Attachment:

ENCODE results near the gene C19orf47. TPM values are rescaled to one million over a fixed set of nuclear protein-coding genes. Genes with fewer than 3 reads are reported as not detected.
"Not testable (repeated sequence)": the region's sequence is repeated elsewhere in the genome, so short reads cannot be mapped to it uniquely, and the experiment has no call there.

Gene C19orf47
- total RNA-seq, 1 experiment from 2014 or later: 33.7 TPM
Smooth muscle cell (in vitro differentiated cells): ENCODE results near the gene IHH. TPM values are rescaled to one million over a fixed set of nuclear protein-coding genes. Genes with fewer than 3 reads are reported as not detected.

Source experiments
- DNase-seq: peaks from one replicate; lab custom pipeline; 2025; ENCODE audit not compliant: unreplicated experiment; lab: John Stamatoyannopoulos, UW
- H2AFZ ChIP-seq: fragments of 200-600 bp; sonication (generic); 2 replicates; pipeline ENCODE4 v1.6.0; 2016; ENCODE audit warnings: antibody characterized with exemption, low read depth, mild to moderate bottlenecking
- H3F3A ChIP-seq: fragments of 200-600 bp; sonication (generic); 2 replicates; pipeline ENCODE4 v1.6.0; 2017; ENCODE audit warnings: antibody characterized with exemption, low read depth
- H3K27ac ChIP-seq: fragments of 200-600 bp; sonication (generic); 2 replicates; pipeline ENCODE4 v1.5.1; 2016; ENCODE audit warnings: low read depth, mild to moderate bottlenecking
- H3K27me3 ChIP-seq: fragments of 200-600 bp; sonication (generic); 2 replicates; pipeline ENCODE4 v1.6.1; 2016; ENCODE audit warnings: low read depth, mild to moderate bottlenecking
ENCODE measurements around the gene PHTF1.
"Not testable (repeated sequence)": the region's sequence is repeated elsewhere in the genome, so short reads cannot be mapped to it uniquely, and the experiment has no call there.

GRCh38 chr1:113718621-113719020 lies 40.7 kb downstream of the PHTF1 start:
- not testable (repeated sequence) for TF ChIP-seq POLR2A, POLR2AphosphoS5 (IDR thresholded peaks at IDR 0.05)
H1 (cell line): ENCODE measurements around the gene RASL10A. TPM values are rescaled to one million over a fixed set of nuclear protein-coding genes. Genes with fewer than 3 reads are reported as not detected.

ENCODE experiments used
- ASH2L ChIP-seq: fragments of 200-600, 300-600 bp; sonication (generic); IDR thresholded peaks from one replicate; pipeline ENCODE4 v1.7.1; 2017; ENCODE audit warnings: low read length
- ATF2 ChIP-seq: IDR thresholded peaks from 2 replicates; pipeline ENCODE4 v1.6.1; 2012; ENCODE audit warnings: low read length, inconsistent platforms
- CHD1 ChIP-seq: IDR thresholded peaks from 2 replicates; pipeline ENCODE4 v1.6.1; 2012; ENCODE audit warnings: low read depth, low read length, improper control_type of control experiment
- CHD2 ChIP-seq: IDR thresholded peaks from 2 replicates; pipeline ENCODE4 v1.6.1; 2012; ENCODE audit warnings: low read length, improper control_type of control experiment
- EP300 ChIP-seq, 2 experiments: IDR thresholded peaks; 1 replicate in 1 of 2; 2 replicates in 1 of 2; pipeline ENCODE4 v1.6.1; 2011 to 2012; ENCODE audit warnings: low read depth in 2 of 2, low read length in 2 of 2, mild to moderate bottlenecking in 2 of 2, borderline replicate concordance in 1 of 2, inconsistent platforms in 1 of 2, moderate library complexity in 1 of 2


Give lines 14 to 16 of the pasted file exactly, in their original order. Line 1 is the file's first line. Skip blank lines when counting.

GRCh38 chr1:113718621-113719020 lies 40.7 kb downstream of the PHTF1 start:
- not testable (repeated sequence) for TF ChIP-seq POLR2A, POLR2AphosphoS5 (IDR thresholded peaks at IDR 0.05)
H1 (cell line): ENCODE measurements around the gene RASL10A. TPM values are rescaled to one million over a fixed set of nuclear protein-coding genes. Genes with fewer than 3 reads are reported as not detected.